Michael Rubin is a resident scholar at the American Enterprise Institute.

Recep Tayyip Erdogan, Turkey’s ruler for 15 years, has established himself as Turkey’s most consequential leader since Mustafa Kemal Ataturk, the republic’s founder. But while Ataturk’s legacy was to orient Turkey toward the West and lay a foundation upon which successors could cultivate democracy, religious tolerance and a reasonably free press, Erdogan seeks the opposite: He has placed Turkey firmly in the Islamic bloc and increasingly prefers Russia over NATO. He fans the flames of religious incitement not only against Jews and Christians, but also against Muslims who reject his more conservative views.

It is time for the United States and its allies to show Erdogan that his crackdown, at home and abroad, comes at a cost. The West can start by using some of the same mechanisms it has applied to bad behavior from Russia — in particular, the 2012 Magnitsky Act, which imposed sanctions on individuals who could be shown to have committed serious violations of human rights.

We would be well-advised to start by looking at the president’s treatment of the press. Eviscerating free speech and press freedom have been central to Erdogan’s strategy. If the opposition has no platform, then Erdogan need not win arguments — he can simply impose them and eschew accountability for his policies. The warning signs were there from the start: In 2005, after Musa Kart, an editorial cartoonist for Cumhuriyet, lampooned Erdogan as a cat entangled in yarn, Erdogan successfully sued Kart for $3,500. When Kart again lampooned the president, he ended up in prison.

He was not alone. In 2012, Reporters Without Borders called Turkey “the world’s biggest prison for journalists.” Today, more than 70 Turkish journalists languish in prison. (Turkey has also targeted foreigners. In my case, it demanded Twitter close my account, issued a reward for my arrest and demanded an Interpol “red notice” against me, all because Erdogan dislikes my writing.)

Erdogan turned his fire not only upon reporters but also upon their editors and employers. After the newspaper Cumhuriyet published photographs showing Turkish trucks supplying weaponry to Islamist Syrian rebels, a Turkish court convicted its editor Can Dundar of “leaking secret information of the state.” Early in his tenure, Erdogan staffed Turkey’s tax and banking boards with political loyalists and used them to wield punishing tax bills against companies whose papers and television stations criticized him. In 2009, for example, he fined the Dogan Group, Turkey’s largest media company, $500 million after its various newspapers and television stations criticized his policies. The company appealed the fine and maintained its independent line — until it was hit, several months later, by a separate $2.5 billion penalty.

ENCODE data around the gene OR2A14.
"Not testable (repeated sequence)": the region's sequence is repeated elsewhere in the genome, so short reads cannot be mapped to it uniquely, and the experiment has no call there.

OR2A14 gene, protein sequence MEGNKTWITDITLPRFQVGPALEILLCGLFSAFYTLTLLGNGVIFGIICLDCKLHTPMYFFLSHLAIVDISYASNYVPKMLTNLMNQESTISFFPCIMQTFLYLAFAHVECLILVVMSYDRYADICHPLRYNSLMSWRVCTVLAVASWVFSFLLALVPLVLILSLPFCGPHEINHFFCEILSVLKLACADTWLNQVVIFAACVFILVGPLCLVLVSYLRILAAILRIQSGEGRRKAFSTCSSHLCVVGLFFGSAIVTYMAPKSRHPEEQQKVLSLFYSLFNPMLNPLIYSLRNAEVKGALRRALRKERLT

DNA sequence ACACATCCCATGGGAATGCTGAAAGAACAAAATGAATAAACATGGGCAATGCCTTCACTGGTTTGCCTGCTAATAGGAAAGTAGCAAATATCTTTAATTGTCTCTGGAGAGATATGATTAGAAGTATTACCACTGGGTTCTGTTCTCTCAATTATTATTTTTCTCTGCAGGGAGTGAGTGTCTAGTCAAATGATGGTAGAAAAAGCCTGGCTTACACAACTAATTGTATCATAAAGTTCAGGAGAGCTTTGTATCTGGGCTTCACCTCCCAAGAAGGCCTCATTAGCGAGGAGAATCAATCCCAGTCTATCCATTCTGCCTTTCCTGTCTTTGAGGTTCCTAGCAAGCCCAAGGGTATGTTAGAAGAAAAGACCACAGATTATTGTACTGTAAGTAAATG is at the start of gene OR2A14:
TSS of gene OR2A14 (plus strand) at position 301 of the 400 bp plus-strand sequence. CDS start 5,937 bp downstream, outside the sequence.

Dogan is now in the process of being sold off to a pro-government conglomerate. It will be just Erdogan’s latest media scalp. In 2007, Erdogan’s government seized Sabah-ATV, which included several newspapers, a TV station and a radio station. Multiple buyers expressed interest in bidding for the company, but with mafia-like persuasion, Erdogan persuaded all to drop out, allowing his son-in-law to grab the media group at a bargain basement price. In 2016, the high-circulation Zaman newspaper suffered a similar fate and was simply shut down.

The press-freedom chill in Turkey is no secret. Over the course of Erdogan’s rule, Turkey’s rank in Reporters Without Borders’ press freedom index fell from 115 to 155, putting it below even Russia, Pakistan and Burma. Freedom House now ranks Turkey “not free.”

What happens in Turkey does not stay in Turkey, however. Erdogan’s declaration that he seeks “to raise a religious generation” means in practice a promotion of radicalism rather than religiosity. In terms of incitement and export of radical preachers, Turkey is quickly becoming today what Saudi Arabia was in the 1980s. Erdogan’s regime has supported Hamas, Sudan’s genocidal regime and even al-Qaeda associates. Emails said to be from Erdogan’s own son-in-law have shown a willingness to profit off Islamic State oil. The press crackdown, however, has left many Turks blind to their leadership’s behavior.

If the State Department and Congress wanted, however, they could stand up for the free press and impose a cost on its repression. Just as the 2012 Magnitsky Act sanctioned human rights violators in Russia, the U.S. government could impose Magnitsky penalties not only on those who target free speech but also on those who profit from its suppression.

Turks reacted with shock when, in October 2017, the United States temporarily suspended issuing some visas to punish Turkey’s arrest of a consular employee. To ban visas for those who profit from Erdogan’s media seizures could be equally effective. Anyone who takes over a seized paper or replaces a journalist fired for independence should pay a price. So, too, should Erdogan press appointees who have — as is common knowledge among Turkish journalists — compromised professional ethics for the sake of multimillion-dollar payouts or posh homes along the Bosporus. Such actions won’t restore press freedom, but they will signal that profiting off its repression comes with a cost. It’s time to stand up for Turkey’s independent journalists, an endangered species, before they truly become extinct.